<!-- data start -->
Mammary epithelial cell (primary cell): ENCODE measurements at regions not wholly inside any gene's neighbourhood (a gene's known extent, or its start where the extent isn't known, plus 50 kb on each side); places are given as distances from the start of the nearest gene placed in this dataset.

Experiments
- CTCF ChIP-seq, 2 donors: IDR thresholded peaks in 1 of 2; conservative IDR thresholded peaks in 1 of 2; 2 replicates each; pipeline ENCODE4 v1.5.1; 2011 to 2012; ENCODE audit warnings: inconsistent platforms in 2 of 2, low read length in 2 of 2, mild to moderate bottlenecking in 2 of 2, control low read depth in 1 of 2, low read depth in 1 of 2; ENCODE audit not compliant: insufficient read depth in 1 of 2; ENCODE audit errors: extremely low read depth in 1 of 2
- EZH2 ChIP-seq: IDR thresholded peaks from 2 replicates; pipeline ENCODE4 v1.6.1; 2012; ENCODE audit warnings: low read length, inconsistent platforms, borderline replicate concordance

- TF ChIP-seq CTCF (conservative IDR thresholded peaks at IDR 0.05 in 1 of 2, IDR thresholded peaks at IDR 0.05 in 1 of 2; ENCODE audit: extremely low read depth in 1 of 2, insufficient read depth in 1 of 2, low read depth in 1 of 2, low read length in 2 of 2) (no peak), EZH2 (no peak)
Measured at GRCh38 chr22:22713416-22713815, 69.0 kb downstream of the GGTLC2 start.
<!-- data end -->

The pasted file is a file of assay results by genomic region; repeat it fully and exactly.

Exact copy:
Mammary epithelial cell (primary cell): ENCODE measurements at regions not wholly inside any gene's neighbourhood (a gene's known extent, or its start where the extent isn't known, plus 50 kb on each side); places are given as distances from the start of the nearest gene placed in this dataset.

Experiments
- CTCF ChIP-seq, 2 donors: IDR thresholded peaks in 1 of 2; conservative IDR thresholded peaks in 1 of 2; 2 replicates each; pipeline ENCODE4 v1.5.1; 2011 to 2012; ENCODE audit warnings: inconsistent platforms in 2 of 2, low read length in 2 of 2, mild to moderate bottlenecking in 2 of 2, control low read depth in 1 of 2, low read depth in 1 of 2; ENCODE audit not compliant: insufficient read depth in 1 of 2; ENCODE audit errors: extremely low read depth in 1 of 2
- EZH2 ChIP-seq: IDR thresholded peaks from 2 replicates; pipeline ENCODE4 v1.6.1; 2012; ENCODE audit warnings: low read length, inconsistent platforms, borderline replicate concordance

- TF ChIP-seq CTCF (conservative IDR thresholded peaks at IDR 0.05 in 1 of 2, IDR thresholded peaks at IDR 0.05 in 1 of 2; ENCODE audit: extremely low read depth in 1 of 2, insufficient read depth in 1 of 2, low read depth in 1 of 2, low read length in 2 of 2) (no peak), EZH2 (no peak)
Measured at GRCh38 chr22:22713416-22713815, 69.0 kb downstream of the GGTLC2 start.